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Posted: 5/18/2005 11:58:01 AM EDT
Ok, so do you install XP from time to time? It's certainly not as bad as with 98 (remember formatting and reinstalling every two weeks? I sure do.) but now and then you just need to redo your system, or maybe you just need to put XP on your mom's new pc, or you built a computer.

And once you do, then you have to install all your software drivers, go on windows update, get the service packs, etc. Hassle. Wait. Irritation.

Do what I did- use the magic of slipstreaming! so you won’t have to spend half your life on Microsoft’s Windows Update web site.

What's slipstreaming, you ask? Back when Microsoft was making Windows 2000, the company thought up a more elegant way of integrating service packs and other fixes back into the core OS, so that customers could always maintain an install set of the latest version of Windows, ready to be installed at any time on new machines. In the old days, this process was convoluted at best, and service pack installs often required users to reinstall components that had previously been installed. It just wasn't elegant, but Windows 2000 fixed all that, and in XP the slipstreaming process is largely unchanged. Slipstreaming is not limited to service packs- you can include product updates and drivers for all of your hardware components.

First, copy all the files from your XP install disk to a folder on your computer. Name it XP. Or name it susan. It doesn't really matter.

Then go download service pack 2. You'll have a bigger download than when your pc gets it through Windows Update, that's because you're getting the full thing, not just the parts your individual computer needed. It's only 230 mb or so. Save it somewhere.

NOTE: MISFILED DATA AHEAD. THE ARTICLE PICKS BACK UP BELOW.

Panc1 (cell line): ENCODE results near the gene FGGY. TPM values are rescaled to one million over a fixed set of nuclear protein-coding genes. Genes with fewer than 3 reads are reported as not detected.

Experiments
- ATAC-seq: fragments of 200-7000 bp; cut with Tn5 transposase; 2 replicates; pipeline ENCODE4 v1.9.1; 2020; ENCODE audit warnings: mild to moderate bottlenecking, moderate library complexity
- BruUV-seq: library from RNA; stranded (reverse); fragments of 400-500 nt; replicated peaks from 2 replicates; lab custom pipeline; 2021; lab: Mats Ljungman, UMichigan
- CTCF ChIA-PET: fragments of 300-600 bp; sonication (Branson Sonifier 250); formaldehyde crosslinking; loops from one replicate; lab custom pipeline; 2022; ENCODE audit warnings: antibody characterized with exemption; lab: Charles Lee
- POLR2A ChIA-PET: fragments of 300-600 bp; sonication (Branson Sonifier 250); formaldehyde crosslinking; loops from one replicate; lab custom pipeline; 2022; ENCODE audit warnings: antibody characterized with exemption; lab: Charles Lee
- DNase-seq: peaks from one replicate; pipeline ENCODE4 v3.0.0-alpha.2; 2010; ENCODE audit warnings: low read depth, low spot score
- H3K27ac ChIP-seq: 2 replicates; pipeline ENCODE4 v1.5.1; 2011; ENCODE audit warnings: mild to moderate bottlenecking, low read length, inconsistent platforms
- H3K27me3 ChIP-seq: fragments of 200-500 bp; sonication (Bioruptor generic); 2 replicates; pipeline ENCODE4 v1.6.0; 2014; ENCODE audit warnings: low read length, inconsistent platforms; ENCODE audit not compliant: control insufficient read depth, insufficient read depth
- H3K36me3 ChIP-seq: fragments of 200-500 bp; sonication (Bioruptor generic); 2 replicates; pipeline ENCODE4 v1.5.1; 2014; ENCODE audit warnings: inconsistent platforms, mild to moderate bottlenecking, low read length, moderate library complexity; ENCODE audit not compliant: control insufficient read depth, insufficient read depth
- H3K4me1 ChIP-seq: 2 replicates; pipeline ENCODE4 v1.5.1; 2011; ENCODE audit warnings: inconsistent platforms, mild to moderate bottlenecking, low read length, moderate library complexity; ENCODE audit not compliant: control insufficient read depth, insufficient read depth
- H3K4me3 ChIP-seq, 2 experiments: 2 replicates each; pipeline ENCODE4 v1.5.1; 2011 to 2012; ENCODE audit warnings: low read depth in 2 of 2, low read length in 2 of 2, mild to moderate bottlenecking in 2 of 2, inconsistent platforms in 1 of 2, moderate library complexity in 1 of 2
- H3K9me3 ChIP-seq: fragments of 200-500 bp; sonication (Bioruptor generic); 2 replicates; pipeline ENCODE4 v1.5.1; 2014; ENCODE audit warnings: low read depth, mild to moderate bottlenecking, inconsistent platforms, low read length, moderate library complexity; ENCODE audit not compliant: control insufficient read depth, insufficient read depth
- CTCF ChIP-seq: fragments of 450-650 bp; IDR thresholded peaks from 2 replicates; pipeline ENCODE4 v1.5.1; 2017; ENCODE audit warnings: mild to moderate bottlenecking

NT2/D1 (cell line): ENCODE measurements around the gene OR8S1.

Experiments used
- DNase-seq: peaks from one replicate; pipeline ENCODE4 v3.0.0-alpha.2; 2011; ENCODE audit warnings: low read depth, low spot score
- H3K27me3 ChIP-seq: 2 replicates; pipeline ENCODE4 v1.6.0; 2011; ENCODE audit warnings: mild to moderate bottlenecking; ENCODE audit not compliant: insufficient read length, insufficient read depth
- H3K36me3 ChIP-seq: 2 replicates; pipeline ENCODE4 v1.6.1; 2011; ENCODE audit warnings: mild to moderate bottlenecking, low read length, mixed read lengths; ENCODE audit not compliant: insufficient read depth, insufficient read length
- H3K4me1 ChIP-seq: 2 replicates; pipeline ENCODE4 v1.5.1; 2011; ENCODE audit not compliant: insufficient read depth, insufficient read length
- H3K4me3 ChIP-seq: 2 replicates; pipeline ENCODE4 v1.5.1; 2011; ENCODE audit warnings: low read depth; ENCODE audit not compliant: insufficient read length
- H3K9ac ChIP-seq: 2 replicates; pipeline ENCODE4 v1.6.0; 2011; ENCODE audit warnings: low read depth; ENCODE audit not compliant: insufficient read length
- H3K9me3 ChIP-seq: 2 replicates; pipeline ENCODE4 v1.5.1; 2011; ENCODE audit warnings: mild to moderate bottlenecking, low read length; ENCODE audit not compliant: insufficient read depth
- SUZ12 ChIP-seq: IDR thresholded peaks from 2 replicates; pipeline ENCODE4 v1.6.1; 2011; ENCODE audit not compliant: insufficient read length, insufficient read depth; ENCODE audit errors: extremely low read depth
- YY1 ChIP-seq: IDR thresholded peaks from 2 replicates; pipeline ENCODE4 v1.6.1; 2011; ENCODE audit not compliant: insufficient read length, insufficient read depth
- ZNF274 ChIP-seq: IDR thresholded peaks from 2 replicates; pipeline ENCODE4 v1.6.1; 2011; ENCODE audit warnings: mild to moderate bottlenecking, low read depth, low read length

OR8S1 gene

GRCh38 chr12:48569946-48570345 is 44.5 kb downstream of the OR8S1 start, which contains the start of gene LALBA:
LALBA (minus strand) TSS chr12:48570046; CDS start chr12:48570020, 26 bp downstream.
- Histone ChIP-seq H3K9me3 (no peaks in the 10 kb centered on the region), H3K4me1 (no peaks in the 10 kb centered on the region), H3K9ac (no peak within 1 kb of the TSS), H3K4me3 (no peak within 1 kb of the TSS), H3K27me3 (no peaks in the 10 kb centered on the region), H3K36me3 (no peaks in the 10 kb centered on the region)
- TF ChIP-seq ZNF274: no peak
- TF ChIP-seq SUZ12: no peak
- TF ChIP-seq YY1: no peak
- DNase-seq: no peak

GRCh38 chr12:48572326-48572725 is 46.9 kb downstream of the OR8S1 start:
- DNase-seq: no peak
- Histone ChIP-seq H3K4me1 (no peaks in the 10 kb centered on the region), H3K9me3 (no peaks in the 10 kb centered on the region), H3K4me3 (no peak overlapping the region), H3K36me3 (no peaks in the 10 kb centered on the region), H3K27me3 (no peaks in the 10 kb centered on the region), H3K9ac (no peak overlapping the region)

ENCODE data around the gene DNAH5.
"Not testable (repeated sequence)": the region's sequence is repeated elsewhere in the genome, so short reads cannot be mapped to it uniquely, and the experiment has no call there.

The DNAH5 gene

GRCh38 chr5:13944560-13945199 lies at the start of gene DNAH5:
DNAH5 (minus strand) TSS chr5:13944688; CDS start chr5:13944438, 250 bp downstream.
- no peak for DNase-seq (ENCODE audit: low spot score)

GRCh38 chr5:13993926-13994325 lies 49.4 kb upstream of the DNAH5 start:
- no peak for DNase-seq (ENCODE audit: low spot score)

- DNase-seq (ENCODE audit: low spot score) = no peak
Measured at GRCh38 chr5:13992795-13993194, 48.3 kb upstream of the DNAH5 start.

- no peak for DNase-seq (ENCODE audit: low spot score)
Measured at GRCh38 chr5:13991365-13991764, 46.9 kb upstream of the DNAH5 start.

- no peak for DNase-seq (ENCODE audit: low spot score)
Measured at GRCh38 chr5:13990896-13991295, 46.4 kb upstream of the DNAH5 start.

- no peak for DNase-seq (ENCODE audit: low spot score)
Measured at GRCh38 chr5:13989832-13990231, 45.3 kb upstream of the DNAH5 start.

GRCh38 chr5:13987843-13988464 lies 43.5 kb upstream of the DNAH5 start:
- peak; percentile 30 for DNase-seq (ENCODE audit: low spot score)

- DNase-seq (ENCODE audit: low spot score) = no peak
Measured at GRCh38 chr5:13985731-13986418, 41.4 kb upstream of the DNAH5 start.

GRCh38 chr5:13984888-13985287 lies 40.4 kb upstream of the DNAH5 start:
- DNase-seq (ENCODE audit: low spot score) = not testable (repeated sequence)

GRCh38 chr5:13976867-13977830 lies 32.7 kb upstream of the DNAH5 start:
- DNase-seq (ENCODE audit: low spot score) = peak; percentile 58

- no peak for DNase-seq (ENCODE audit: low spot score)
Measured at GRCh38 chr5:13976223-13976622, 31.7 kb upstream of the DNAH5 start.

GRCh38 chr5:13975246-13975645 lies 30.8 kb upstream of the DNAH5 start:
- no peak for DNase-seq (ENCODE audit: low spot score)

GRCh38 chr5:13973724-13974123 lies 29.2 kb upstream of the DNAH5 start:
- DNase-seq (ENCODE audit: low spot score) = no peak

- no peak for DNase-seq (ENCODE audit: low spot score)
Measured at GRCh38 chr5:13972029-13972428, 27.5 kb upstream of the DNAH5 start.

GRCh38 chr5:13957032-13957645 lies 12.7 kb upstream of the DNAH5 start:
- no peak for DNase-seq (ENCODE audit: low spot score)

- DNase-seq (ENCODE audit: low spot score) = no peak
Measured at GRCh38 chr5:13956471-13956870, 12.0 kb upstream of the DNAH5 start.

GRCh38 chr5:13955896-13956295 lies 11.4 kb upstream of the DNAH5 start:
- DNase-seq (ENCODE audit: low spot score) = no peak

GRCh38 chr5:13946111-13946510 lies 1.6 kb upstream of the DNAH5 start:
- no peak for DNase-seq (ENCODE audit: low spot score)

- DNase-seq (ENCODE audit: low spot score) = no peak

Get Service pack 2

Now get the drivers for your Raid or SATA setup. This will save you that hassle of pressing f6 and inserting a driver disk. Keep them somewhere handy. Now we're getting something truly magical- nLite.

nLite's website

Download it and the nLite optional runtimes (unless you have the .NET framework installed) and launch nLite.

A guide to using nLite that they wrote so I don't have to

Basically you load your copied XP install files, load service pack 2 into it, load any drivers you want to be included with windows by default, load any hotfixes etc, then go through and customize your Windows install. Don't want Internet explorer included? Remove it. Don't want Media Player? Remove it. Don't want Outlook Express? Remove it. Want the install to go unattended? Do it. You can seriously customize the whole thing here. Then you get to change how Windows itself runs- I especially like speeding up my start menu and making windows autokill any hung program or service in 100ms after giving the shutdown command- now my PC always shuts down instantly.

Feel free to take out the unneccesary files to make room for your custom install drivers/updates. I usually start at the language directories and work my way through. nLite gives comments on most files so you know if it's safe to pull it out or not.

Then at the end, it builds a bootable ISO. Load the ISO into your burning program of choice, make a CD, and presto- you're all set. Just make sure you use a legitimate product key with it or you'll be screwed when it comes to security patches down the road.
Link Posted: 5/23/2005 8:16:09 AM EDT
Very nice, I've done this at work when I was in desktop support (SP1 then). You can also do it to MS Office too.
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